drive wins back 9/11 health funds
nine-month drive to restore federal medical funds for the heroes of 9/11 made
substantial progress March 8 when the U.S. Centers for Disease Control released
a plan to distribute $75 million for treatment of injured rescue and recovery
The money is part of the $125 million that DC 37 and elected
officials have been fighting to restore since President Bushs allies in
Congress rescinded the money last summer.
In July 2005, the union bused
45 rescue workers from DC 37 locals to Washington to lobby for reinstating the
On Feb. 28, a delegation led by DC 37 Safety and Health Dept.
Director Lee Clarke pressed the case again before the U.S. House of Representatives
Subcommittee on National Security.
City Architect Ron Vega, the treasurer
of Technical Guild Local 375, lent his impassioned expertise to the topic as he
spoke about the Herculean effort of city workers at the disaster site.
He pointed to the personal costs now being borne by the rescue workers: How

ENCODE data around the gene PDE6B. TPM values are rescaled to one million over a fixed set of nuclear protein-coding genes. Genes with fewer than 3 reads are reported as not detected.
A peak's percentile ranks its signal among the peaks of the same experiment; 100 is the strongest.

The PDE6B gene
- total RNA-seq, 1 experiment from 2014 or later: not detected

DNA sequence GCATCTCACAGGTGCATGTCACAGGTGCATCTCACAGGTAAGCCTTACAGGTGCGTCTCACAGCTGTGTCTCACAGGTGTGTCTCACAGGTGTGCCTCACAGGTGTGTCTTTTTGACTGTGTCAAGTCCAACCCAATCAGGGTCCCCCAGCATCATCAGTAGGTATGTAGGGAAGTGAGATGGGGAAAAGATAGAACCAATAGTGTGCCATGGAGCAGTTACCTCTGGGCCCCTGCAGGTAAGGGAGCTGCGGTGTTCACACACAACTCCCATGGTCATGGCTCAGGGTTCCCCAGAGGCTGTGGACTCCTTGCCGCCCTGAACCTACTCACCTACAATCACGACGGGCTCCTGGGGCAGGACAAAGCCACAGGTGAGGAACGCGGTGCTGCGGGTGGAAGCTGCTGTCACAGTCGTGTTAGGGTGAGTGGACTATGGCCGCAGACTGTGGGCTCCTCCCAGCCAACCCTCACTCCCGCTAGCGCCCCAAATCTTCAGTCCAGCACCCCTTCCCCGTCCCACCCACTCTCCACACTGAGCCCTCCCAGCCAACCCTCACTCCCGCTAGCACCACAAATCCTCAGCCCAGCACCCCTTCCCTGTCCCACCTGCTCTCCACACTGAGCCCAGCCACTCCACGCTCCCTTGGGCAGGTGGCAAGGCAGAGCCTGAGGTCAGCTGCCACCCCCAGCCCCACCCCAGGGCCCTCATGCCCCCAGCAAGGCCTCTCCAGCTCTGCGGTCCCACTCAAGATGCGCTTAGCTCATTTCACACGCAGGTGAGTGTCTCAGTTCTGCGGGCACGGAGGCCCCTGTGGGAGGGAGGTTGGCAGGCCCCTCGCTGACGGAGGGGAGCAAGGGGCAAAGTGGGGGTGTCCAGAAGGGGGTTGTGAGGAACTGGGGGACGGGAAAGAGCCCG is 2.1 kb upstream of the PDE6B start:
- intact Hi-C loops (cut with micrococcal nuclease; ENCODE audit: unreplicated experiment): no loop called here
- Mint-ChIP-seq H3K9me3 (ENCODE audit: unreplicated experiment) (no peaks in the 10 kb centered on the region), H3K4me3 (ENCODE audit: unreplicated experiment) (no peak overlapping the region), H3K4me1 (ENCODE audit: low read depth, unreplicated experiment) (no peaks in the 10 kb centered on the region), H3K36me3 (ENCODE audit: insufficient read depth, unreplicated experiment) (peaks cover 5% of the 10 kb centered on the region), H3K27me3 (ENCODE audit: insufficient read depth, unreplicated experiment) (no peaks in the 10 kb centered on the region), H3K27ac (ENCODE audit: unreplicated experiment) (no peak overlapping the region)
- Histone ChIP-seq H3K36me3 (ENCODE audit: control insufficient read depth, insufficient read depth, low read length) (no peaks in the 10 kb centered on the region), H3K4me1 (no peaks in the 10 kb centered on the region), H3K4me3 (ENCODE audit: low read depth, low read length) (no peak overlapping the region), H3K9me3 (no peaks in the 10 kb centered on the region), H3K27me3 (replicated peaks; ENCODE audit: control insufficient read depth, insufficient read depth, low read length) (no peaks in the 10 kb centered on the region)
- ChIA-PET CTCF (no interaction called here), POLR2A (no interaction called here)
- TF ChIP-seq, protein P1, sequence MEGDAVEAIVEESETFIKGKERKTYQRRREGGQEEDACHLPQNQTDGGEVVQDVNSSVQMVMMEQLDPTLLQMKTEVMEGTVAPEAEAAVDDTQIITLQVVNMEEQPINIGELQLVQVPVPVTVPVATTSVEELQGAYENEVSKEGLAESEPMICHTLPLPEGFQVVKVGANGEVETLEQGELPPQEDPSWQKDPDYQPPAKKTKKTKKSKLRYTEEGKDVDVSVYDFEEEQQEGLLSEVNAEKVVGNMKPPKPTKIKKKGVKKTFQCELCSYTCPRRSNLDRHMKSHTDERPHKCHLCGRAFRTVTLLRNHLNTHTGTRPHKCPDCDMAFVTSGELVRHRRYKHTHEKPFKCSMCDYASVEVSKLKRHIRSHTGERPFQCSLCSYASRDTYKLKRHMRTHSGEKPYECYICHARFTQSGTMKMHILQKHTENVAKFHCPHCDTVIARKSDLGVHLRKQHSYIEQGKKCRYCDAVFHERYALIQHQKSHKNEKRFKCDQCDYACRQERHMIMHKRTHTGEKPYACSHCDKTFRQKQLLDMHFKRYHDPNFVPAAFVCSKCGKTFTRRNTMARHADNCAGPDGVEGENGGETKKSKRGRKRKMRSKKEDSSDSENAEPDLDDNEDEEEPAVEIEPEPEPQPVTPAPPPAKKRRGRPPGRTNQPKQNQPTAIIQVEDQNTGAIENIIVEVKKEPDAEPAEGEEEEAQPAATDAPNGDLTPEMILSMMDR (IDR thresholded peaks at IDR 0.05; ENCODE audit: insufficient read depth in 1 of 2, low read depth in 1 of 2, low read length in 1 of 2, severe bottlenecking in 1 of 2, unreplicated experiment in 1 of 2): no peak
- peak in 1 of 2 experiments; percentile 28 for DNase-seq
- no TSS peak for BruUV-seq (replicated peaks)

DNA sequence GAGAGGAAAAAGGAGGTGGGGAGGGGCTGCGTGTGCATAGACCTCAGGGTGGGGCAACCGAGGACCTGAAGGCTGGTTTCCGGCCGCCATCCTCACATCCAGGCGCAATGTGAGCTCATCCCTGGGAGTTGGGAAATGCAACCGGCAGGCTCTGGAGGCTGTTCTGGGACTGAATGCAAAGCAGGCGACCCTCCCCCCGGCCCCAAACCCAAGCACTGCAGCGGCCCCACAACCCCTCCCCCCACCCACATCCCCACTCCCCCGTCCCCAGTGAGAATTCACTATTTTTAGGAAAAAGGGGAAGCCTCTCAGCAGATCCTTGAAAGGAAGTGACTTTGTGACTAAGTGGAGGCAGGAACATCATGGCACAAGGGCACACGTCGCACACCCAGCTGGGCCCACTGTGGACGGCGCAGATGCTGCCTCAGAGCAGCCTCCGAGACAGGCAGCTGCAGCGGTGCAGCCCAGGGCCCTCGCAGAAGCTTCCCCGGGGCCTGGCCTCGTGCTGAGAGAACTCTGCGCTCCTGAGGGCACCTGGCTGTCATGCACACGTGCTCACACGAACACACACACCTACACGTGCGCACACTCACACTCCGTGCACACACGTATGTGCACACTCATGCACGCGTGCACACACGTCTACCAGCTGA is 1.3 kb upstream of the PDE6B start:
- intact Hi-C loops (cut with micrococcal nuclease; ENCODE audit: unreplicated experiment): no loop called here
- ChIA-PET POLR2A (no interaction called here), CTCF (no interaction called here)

many scars do you suppose we carry, we who worked there, for 10 hours a day, seven
days a week, for 10 months?
As an employee of the Dept. of Design
and Construction, which managed the recovery effort, Mr. Vega worked at Ground
Zero for 300 days. He was one of the thousands of workers who pitched in to do
the horrendous work that had to be done. Their response was, in his words, immediate,
overwhelming, and fearless.
We led the fight for this money
because it is our responsibility as a union to make sure our injured workers get
proper care, said DC 37 Executive Director Lillian Roberts. The $75
million will be needed in the period ahead as other workers become ill. We have
already lost three of our members to 9/11-related diseases EMTs Tim Keller
and Felix Hernandez and Paramedic Deborah
Reeve. Hundreds more DC 37 first responders are in the 9/11 medical monitoring
program, she said.